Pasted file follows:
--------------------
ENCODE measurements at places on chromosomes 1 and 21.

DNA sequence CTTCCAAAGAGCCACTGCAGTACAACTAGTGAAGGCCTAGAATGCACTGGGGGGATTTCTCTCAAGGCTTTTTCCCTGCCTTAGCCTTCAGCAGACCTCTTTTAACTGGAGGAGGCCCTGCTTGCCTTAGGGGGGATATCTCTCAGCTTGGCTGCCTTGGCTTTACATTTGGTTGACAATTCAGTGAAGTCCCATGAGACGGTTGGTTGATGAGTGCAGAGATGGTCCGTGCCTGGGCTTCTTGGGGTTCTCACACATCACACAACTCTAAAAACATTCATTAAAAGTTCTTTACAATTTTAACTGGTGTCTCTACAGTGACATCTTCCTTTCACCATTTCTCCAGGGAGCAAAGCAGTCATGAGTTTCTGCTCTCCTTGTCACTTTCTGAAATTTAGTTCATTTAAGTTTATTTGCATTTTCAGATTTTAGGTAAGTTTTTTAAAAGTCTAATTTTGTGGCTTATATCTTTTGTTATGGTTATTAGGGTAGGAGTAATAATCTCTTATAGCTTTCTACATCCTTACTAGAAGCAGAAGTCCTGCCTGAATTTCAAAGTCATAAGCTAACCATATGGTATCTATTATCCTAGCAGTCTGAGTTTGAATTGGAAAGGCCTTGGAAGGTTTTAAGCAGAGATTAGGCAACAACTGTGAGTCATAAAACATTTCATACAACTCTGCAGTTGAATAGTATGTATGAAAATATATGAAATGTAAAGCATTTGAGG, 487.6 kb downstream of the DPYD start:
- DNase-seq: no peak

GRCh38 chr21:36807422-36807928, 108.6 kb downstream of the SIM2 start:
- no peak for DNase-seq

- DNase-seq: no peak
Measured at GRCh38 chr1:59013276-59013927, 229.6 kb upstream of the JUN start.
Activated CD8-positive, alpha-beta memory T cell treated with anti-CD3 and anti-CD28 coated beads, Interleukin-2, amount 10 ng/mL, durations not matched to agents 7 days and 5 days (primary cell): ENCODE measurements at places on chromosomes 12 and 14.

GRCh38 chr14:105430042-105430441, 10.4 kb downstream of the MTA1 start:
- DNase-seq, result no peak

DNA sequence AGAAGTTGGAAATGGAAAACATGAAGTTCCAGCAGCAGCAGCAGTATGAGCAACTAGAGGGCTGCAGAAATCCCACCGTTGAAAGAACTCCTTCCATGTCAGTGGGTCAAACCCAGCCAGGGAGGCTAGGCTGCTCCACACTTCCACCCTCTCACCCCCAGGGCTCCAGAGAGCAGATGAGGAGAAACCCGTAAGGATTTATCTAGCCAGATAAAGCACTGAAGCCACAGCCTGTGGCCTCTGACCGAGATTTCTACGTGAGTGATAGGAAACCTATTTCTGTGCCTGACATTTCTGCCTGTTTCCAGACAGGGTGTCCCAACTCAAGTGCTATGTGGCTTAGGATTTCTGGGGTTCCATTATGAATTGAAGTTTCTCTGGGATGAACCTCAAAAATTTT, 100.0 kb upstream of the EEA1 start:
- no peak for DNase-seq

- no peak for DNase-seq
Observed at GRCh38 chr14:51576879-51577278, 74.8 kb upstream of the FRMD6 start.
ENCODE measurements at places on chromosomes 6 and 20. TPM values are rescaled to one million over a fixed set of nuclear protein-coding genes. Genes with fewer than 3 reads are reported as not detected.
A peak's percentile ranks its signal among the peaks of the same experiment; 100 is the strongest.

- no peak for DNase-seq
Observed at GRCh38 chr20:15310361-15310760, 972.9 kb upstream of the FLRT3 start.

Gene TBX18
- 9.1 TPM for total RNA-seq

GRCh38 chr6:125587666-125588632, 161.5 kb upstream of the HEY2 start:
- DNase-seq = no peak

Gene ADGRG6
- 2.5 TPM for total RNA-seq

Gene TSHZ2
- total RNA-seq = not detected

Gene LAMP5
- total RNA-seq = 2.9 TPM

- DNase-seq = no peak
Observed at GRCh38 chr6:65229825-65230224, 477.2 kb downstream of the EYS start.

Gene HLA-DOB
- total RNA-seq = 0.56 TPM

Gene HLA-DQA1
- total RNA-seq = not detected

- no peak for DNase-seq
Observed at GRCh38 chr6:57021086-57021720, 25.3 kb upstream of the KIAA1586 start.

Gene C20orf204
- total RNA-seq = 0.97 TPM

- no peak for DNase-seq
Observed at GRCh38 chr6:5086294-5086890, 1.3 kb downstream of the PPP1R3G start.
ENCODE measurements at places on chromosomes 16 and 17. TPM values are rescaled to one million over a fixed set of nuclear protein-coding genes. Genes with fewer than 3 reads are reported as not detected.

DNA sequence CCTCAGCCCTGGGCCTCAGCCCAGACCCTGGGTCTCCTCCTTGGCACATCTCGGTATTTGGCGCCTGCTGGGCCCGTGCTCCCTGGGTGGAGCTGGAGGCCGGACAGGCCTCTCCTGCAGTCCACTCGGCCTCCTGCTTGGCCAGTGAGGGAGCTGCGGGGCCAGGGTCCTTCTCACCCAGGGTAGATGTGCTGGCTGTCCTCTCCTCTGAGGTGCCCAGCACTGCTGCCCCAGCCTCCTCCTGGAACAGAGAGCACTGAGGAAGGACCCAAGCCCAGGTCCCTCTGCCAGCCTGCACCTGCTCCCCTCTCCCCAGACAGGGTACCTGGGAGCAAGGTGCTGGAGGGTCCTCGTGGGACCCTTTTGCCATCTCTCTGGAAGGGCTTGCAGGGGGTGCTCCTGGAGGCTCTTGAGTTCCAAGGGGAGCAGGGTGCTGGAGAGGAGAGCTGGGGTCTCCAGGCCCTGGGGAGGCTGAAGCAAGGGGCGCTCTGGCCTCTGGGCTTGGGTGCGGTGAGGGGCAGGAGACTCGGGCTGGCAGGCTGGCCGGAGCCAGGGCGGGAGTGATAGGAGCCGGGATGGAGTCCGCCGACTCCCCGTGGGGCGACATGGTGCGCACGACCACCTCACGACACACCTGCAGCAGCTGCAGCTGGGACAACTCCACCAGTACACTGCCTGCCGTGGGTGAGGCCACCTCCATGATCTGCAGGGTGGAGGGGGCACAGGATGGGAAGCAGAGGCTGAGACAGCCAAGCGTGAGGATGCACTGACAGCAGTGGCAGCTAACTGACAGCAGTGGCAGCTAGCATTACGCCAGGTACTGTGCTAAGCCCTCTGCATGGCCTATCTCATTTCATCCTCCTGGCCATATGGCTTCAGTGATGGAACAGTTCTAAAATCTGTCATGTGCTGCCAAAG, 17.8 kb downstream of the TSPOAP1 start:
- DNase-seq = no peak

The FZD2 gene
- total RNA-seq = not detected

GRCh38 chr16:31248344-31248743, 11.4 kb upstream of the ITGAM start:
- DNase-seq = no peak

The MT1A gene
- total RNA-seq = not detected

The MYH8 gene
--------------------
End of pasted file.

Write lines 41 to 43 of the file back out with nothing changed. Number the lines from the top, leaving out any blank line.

ENCODE measurements at places on chromosomes 16 and 17. TPM values are rescaled to one million over a fixed set of nuclear protein-coding genes. Genes with fewer than 3 reads are reported as not detected.

DNA sequence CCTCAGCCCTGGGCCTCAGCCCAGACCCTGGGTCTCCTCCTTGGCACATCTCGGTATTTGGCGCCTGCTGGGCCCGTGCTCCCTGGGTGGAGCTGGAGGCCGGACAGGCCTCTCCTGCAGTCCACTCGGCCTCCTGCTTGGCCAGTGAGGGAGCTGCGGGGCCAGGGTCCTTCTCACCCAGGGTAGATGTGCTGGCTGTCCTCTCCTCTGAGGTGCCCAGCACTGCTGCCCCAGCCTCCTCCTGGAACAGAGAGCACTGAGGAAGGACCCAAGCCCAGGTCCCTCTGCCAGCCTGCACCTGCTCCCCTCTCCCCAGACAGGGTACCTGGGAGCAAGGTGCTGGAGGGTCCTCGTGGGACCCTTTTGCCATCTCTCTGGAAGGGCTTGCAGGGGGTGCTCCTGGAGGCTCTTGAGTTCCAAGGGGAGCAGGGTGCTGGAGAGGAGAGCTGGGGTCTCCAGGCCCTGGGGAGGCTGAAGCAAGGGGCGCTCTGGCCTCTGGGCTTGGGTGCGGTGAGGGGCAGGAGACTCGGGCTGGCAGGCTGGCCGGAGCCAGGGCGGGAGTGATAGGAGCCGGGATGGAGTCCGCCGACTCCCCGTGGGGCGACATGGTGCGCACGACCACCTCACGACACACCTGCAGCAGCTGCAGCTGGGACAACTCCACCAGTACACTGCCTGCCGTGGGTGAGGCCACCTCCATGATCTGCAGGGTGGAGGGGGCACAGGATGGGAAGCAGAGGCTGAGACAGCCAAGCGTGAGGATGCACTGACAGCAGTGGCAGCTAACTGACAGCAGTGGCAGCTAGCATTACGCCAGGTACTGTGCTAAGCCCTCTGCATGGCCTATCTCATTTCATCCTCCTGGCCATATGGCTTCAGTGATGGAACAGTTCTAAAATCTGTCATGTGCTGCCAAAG, 17.8 kb downstream of the TSPOAP1 start:
- DNase-seq = no peak